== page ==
Readers of this blog will know that I have little patience with the “is this or is this not art” debate. I am quite happy to accept if an artist says, ‘it is art’ then that is what it it is – next question. The real issue is whether it is good. Even so, when before Christmas, artist Annie Davey called for volunteers at Sussex Coast College to help undertake a project about art schools, which would involve collecting photographs of the old Hastings art college, I found, despite myself, that I was having the subversive thought,”this isn’t really art at all.” After going to a couple of meetings I dropped out. The results of the project are now on display in the Room Gallery outside the college. I went along to see the results.
The idea was t0 examine the way that 20th century art schools have been historicised and romanticised through photographic images and stories. The team, who comprised Celeste Barker, Marie Ford, Barbara Mullen and Dan Dowling, became interested in the move of the Hastings Art School from the old Victorian building to the current site in Station Plaza. They also looked at the way contemporary art schools combine freedom and experimentation with rules and bureaucracy.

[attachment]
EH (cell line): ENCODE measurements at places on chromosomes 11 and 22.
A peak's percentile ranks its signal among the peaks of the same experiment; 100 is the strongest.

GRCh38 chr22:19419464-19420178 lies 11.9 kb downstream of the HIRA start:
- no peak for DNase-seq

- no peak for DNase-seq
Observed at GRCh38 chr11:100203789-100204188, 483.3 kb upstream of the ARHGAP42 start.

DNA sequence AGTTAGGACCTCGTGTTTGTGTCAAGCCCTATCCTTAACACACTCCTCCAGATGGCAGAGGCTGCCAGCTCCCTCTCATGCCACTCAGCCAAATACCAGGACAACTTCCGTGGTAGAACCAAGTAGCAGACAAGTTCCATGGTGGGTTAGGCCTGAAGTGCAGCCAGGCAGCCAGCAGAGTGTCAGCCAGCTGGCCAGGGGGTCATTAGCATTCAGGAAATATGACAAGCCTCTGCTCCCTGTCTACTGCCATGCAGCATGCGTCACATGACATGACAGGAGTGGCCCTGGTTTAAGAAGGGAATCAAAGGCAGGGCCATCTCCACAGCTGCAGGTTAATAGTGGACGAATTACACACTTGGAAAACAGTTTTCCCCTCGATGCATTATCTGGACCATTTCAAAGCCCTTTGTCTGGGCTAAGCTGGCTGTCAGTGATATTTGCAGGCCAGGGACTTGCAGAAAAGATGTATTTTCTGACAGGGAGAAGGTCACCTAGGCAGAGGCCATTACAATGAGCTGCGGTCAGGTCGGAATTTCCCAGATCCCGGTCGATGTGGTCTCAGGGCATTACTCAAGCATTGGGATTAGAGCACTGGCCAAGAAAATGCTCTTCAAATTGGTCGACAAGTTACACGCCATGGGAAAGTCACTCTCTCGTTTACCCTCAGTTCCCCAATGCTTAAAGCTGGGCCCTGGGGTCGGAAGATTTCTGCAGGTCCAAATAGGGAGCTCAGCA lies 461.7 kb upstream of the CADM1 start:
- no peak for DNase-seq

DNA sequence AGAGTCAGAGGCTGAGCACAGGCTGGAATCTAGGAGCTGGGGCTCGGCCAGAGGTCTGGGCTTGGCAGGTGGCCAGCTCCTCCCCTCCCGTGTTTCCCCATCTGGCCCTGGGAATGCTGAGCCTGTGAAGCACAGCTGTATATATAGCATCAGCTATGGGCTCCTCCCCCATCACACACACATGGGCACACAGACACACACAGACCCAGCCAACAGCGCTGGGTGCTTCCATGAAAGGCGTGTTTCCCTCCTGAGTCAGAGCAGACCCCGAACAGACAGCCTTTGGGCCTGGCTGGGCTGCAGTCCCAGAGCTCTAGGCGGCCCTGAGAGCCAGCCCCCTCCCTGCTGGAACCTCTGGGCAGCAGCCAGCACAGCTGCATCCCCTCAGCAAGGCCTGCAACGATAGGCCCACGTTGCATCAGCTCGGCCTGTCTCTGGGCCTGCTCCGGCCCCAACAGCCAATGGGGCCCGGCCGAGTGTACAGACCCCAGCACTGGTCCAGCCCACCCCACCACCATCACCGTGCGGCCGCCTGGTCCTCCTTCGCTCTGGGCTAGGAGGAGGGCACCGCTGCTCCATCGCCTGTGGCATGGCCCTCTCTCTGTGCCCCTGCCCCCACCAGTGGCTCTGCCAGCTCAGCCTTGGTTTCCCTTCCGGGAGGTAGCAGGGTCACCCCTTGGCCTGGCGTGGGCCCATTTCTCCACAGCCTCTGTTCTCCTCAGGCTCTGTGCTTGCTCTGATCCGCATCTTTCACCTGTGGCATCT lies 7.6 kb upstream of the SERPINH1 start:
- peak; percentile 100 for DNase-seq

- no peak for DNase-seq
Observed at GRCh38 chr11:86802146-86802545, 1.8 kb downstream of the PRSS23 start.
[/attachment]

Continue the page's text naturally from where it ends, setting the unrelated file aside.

Displayed on the wall were a series of found photographs from the old art school.
They were not posed or artistically taken shots but included the mundane detritus that is left when a building is closed.
A slide projector showed images of the new building which had been made deliberately blurry to distance the viewer from the present time.
On the walls, were a selection of the instructions that we receive, whilst on a loop, course leader Patrick Jone’s voice intoned the aims of the modules as set out in the student handbook.
Matching the modern instructions were actual notices from the old building.
Strangely, and despite my misgivings, it all actually worked. I accepted it was even art. The photographs collectively were more interesting than you might have thought and pointing a spotlight on the mundane, particularly that which is separated by time has the effect of making it look special. Also, the instructions, which must be similar to those posted on many student notice boards, looked unique and worthy of attention. The aim of the show was to “present a series of small gestures that cross wires and destabilise our perception of the past, whilst implicitly asking questions about what might be ideal for an art school now.” Even so, I suspect that it would be of most interest to those people who experienced, which I did not, the old art college in Hastings.
Art School is on display in the Blue Room Gallery outside Sussex Coast College today 25 January 2013